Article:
But sustainability is also design, for example. Our Mondaine station clocks were developed in 1944 by the Swiss Federal Railways SBB, and we still use the original plans for the dial and hands to this day. This is probably one of the most sustainable designs there is, absolutely unchanged for over 75 years.

But our group of companies, which has been family-owned since 1951, is also sustainable: sustainable in growth and sustainable in our extensive financial independence. As an SME, we can also do and accelerate things that large, listed corporations cannot do, or only do much more slowly, because they always have to pay attention to the stock exchange price.

Social skills are another important issue for us, both privately and in business. Many of our employees in the factory and at headquarters have been with us for 30 or even 40 years. And many who have “only” worked for us for five, 10 or 20 years still have good contact.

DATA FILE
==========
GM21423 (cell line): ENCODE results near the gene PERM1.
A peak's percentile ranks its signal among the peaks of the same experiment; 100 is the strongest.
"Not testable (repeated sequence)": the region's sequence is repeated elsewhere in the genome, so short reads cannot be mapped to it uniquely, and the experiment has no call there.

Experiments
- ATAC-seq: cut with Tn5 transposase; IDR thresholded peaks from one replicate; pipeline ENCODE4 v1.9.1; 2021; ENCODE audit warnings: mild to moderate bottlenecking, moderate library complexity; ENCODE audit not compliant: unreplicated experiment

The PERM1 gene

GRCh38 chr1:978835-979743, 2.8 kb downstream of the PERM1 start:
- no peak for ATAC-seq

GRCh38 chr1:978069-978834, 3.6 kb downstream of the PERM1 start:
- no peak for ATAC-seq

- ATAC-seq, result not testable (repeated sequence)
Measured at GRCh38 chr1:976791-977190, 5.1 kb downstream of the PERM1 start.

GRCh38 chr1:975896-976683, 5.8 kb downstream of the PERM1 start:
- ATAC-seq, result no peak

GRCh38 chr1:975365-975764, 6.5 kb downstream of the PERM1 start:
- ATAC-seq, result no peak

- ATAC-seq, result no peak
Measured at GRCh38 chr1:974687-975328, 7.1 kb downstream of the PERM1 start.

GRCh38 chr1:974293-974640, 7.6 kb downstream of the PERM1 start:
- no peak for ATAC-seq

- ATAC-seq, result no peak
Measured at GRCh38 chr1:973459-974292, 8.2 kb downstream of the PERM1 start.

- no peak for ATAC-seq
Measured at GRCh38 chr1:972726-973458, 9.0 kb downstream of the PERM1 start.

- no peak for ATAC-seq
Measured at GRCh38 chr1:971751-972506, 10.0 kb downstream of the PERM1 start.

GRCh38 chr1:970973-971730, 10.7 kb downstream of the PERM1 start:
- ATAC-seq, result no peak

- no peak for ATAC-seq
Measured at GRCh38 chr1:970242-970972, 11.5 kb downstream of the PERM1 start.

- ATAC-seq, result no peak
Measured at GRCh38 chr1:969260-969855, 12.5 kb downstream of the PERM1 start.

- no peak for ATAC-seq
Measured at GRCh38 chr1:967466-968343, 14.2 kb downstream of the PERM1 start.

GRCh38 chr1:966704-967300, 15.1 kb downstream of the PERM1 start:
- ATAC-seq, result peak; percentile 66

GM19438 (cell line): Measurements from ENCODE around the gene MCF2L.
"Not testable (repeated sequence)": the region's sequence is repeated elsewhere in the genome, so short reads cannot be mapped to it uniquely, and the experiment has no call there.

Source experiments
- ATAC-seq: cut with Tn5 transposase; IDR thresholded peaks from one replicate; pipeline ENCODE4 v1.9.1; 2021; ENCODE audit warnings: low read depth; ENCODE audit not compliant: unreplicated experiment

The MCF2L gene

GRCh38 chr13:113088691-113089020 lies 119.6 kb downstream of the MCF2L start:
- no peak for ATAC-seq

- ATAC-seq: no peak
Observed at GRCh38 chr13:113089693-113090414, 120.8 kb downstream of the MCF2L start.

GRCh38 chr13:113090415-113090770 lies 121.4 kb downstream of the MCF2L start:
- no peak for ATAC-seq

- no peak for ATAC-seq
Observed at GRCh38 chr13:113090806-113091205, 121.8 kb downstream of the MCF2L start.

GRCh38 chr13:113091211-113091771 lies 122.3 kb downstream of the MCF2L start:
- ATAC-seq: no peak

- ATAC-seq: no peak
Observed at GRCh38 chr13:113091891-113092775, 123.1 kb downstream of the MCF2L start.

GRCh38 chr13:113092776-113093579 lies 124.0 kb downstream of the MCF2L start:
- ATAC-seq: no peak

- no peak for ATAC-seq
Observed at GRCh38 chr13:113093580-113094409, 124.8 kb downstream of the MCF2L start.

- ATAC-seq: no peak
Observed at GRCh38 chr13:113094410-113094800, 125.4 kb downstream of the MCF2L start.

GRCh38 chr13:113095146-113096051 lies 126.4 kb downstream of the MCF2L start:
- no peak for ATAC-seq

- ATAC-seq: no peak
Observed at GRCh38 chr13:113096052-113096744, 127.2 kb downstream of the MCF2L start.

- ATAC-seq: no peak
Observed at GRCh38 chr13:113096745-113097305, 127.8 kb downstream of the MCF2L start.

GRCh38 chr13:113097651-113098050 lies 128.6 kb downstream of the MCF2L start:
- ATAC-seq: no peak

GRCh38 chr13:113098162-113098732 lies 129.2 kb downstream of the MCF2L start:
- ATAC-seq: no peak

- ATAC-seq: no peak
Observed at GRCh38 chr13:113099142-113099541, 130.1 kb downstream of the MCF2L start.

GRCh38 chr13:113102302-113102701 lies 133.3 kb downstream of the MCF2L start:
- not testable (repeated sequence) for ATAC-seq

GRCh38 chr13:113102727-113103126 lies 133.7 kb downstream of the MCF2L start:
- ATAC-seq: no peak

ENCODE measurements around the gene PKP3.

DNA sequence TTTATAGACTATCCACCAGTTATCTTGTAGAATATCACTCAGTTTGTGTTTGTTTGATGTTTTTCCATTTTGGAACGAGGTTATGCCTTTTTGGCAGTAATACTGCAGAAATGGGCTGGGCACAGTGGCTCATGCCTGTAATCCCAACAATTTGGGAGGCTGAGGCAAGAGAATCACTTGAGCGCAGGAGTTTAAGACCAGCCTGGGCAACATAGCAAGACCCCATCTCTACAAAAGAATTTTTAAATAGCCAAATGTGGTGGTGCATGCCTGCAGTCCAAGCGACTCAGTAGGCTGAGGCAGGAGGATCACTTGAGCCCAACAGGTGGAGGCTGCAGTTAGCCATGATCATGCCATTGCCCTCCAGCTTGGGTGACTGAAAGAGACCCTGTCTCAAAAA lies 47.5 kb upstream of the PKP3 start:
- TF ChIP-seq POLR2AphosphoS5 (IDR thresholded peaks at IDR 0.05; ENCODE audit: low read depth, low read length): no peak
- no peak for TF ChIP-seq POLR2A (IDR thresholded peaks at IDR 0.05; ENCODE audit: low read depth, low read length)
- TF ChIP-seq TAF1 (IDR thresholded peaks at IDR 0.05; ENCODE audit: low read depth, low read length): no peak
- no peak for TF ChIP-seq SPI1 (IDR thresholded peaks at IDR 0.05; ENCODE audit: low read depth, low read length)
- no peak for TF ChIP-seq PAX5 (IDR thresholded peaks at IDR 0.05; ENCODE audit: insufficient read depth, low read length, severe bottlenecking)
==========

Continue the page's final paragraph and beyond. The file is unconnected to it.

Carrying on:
WachPro: What do you expect from your suppliers in this regard?

André Bernheim: At the beginning of the 1990s, we had our first Code of Conduct signed by our suppliers. This laid down essential guidelines regarding child labour, religious, gender and minority ethics and so on.

Almost two years ago we developed a new CoC that contains new and updated laws, but also takes ecological aspects into account. Together with our suppliers, especially with those in Asia, we want to improve their sustainability, step by step, in partnership, in ecological and social matters.

WatchPro: You once said that terms such as ecology and sustainability have become buzzwords that many companies adorn themselves with – keyword greenwashing. How much does that annoy you?

André Bernheim: Very, because some make it too easy for themselves or because they are fooling consumers. I can give you various examples: